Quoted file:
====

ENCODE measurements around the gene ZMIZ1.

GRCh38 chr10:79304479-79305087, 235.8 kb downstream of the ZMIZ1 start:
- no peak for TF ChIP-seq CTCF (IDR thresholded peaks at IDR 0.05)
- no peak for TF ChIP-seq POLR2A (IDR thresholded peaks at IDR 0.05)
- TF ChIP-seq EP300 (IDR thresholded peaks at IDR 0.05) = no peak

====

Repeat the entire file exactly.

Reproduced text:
ENCODE measurements around the gene ZMIZ1.

GRCh38 chr10:79304479-79305087, 235.8 kb downstream of the ZMIZ1 start:
- no peak for TF ChIP-seq CTCF (IDR thresholded peaks at IDR 0.05)
- no peak for TF ChIP-seq POLR2A (IDR thresholded peaks at IDR 0.05)
- TF ChIP-seq EP300 (IDR thresholded peaks at IDR 0.05) = no peak